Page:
Hoverflies come in all sorts of guises, some mimic wasps, some bees, some quite slim, even very small, and others much bigger and chunkier. One thing that instantly distinguishes them, of course, is their incredible ability to hover and to fly at exceptional speeds - nought to gone in less than a second!
You often do not get much to go on when identifying them, the designs on their body being the usual feature but unless they are perched on a leaf or taking nectar from a flower they can be difficult to get a close view of. To actually distinguish between some species you need a microscopic examination!
With this one, I disturbed it from a bramble bush alongside the river Piddle on Wareham Common and as I did so it revealed a bright reddish orange thorax which may be just discernible from the photograph. To complete the identification I needed my text book on hoverflies that says this species, Platycheirus granditarsus, is common on marshy meadows with lush vegetation and ditches and if one description describes Wareham Common it is precisely that!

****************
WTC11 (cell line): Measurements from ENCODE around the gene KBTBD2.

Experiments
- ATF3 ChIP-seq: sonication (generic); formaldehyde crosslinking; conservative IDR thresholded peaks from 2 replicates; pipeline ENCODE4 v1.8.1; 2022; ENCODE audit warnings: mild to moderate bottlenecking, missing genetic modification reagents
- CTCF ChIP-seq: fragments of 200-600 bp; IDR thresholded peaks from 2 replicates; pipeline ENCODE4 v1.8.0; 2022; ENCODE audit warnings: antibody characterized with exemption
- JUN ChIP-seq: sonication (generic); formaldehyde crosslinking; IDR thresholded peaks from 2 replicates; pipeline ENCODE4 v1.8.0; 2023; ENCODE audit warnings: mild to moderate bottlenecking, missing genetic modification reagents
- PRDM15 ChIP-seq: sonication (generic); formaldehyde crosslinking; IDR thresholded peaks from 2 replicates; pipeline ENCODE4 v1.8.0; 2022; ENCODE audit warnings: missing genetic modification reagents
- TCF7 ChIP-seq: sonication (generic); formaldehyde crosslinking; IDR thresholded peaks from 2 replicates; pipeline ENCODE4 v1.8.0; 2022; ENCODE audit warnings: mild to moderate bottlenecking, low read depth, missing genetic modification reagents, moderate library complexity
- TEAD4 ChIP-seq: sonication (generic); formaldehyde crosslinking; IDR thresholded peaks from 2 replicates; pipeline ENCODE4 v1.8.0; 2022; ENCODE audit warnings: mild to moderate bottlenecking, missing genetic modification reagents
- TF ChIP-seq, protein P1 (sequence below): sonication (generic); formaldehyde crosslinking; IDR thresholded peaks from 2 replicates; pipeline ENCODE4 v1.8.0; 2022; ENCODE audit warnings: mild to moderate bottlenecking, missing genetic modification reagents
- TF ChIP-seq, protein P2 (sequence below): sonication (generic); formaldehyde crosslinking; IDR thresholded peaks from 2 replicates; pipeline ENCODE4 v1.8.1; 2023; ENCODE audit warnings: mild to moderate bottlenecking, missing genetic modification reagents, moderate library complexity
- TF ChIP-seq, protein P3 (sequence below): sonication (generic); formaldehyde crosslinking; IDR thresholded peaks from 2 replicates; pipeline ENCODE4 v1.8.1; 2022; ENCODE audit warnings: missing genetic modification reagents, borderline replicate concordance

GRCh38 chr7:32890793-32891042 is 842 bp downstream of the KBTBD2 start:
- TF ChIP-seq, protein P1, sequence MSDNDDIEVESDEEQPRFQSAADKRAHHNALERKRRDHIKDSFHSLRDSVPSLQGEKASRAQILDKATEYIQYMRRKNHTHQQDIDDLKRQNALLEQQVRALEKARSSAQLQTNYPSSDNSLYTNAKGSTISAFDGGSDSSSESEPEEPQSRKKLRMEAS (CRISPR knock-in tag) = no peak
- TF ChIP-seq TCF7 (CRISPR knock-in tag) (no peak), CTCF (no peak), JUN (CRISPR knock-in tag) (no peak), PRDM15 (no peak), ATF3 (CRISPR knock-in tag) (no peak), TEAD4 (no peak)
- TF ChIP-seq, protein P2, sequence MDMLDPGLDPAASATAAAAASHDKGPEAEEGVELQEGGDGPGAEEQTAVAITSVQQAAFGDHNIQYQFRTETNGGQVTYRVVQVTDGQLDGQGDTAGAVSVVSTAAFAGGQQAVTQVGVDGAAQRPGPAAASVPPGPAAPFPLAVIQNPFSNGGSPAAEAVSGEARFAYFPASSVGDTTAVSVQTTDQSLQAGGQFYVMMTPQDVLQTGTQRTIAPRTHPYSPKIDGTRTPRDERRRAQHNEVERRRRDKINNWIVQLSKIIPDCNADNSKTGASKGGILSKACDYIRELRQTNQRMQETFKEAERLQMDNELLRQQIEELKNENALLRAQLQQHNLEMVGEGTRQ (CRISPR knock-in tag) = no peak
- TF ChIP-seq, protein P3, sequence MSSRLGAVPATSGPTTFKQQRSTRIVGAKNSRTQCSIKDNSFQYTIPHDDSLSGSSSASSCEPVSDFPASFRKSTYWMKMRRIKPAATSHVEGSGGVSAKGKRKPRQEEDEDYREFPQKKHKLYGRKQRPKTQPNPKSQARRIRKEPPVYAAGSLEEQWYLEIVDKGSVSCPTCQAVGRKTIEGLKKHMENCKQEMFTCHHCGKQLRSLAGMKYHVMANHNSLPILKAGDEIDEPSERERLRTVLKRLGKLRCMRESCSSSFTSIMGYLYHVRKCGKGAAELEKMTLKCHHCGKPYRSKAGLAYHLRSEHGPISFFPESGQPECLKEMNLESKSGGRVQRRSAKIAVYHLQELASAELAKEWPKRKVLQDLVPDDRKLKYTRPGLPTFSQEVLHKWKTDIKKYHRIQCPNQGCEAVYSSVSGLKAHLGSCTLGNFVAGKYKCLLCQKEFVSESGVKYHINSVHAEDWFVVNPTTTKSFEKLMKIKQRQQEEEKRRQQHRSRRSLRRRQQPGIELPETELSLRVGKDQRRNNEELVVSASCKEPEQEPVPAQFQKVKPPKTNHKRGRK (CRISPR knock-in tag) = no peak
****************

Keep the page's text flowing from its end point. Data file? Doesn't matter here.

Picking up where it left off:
So, no arguments, this is the awkwardly named Platycheirus granditarsus!